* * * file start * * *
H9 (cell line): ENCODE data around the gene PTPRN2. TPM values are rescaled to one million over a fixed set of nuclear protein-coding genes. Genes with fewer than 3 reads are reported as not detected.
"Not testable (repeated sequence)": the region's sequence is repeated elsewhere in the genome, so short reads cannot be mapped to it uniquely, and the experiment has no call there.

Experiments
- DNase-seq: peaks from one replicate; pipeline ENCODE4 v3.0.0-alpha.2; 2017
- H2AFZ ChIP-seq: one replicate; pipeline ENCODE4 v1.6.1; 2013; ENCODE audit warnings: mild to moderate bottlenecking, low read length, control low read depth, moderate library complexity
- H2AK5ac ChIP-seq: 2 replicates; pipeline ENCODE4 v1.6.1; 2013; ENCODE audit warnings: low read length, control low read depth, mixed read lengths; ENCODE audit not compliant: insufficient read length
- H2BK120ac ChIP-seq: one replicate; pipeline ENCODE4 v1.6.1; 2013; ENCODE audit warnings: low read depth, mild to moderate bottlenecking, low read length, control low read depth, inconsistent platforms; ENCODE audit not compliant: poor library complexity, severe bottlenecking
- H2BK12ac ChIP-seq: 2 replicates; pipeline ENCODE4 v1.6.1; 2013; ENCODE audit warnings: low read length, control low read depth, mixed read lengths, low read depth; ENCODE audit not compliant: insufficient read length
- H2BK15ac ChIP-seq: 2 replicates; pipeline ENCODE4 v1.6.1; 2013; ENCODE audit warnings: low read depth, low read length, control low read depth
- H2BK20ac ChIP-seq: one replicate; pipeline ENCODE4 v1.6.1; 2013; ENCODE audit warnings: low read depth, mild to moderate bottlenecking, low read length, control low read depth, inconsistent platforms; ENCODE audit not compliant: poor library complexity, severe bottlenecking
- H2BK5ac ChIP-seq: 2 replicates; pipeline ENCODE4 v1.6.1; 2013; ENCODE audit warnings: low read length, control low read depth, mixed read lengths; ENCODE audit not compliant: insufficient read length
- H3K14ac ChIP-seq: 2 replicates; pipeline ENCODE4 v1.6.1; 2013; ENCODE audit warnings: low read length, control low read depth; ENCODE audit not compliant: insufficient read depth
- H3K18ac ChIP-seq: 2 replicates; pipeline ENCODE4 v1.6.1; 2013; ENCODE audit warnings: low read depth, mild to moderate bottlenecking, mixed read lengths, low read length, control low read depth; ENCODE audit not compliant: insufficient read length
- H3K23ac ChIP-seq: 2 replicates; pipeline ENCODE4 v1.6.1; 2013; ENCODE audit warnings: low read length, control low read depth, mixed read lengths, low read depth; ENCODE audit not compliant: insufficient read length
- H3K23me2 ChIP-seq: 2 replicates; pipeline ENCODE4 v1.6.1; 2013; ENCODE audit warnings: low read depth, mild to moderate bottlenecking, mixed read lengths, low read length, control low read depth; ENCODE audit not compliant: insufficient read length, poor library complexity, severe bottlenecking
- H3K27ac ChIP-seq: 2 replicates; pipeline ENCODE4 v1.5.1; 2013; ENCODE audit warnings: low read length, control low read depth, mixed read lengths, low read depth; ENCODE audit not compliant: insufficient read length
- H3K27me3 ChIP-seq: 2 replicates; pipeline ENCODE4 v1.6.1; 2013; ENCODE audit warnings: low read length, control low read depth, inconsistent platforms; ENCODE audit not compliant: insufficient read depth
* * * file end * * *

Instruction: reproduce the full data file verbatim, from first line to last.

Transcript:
H9 (cell line): ENCODE data around the gene PTPRN2. TPM values are rescaled to one million over a fixed set of nuclear protein-coding genes. Genes with fewer than 3 reads are reported as not detected.
"Not testable (repeated sequence)": the region's sequence is repeated elsewhere in the genome, so short reads cannot be mapped to it uniquely, and the experiment has no call there.

Experiments
- DNase-seq: peaks from one replicate; pipeline ENCODE4 v3.0.0-alpha.2; 2017
- H2AFZ ChIP-seq: one replicate; pipeline ENCODE4 v1.6.1; 2013; ENCODE audit warnings: mild to moderate bottlenecking, low read length, control low read depth, moderate library complexity
- H2AK5ac ChIP-seq: 2 replicates; pipeline ENCODE4 v1.6.1; 2013; ENCODE audit warnings: low read length, control low read depth, mixed read lengths; ENCODE audit not compliant: insufficient read length
- H2BK120ac ChIP-seq: one replicate; pipeline ENCODE4 v1.6.1; 2013; ENCODE audit warnings: low read depth, mild to moderate bottlenecking, low read length, control low read depth, inconsistent platforms; ENCODE audit not compliant: poor library complexity, severe bottlenecking
- H2BK12ac ChIP-seq: 2 replicates; pipeline ENCODE4 v1.6.1; 2013; ENCODE audit warnings: low read length, control low read depth, mixed read lengths, low read depth; ENCODE audit not compliant: insufficient read length
- H2BK15ac ChIP-seq: 2 replicates; pipeline ENCODE4 v1.6.1; 2013; ENCODE audit warnings: low read depth, low read length, control low read depth
- H2BK20ac ChIP-seq: one replicate; pipeline ENCODE4 v1.6.1; 2013; ENCODE audit warnings: low read depth, mild to moderate bottlenecking, low read length, control low read depth, inconsistent platforms; ENCODE audit not compliant: poor library complexity, severe bottlenecking
- H2BK5ac ChIP-seq: 2 replicates; pipeline ENCODE4 v1.6.1; 2013; ENCODE audit warnings: low read length, control low read depth, mixed read lengths; ENCODE audit not compliant: insufficient read length
- H3K14ac ChIP-seq: 2 replicates; pipeline ENCODE4 v1.6.1; 2013; ENCODE audit warnings: low read length, control low read depth; ENCODE audit not compliant: insufficient read depth
- H3K18ac ChIP-seq: 2 replicates; pipeline ENCODE4 v1.6.1; 2013; ENCODE audit warnings: low read depth, mild to moderate bottlenecking, mixed read lengths, low read length, control low read depth; ENCODE audit not compliant: insufficient read length
- H3K23ac ChIP-seq: 2 replicates; pipeline ENCODE4 v1.6.1; 2013; ENCODE audit warnings: low read length, control low read depth, mixed read lengths, low read depth; ENCODE audit not compliant: insufficient read length
- H3K23me2 ChIP-seq: 2 replicates; pipeline ENCODE4 v1.6.1; 2013; ENCODE audit warnings: low read depth, mild to moderate bottlenecking, mixed read lengths, low read length, control low read depth; ENCODE audit not compliant: insufficient read length, poor library complexity, severe bottlenecking
- H3K27ac ChIP-seq: 2 replicates; pipeline ENCODE4 v1.5.1; 2013; ENCODE audit warnings: low read length, control low read depth, mixed read lengths, low read depth; ENCODE audit not compliant: insufficient read length
- H3K27me3 ChIP-seq: 2 replicates; pipeline ENCODE4 v1.6.1; 2013; ENCODE audit warnings: low read length, control low read depth, inconsistent platforms; ENCODE audit not compliant: insufficient read depth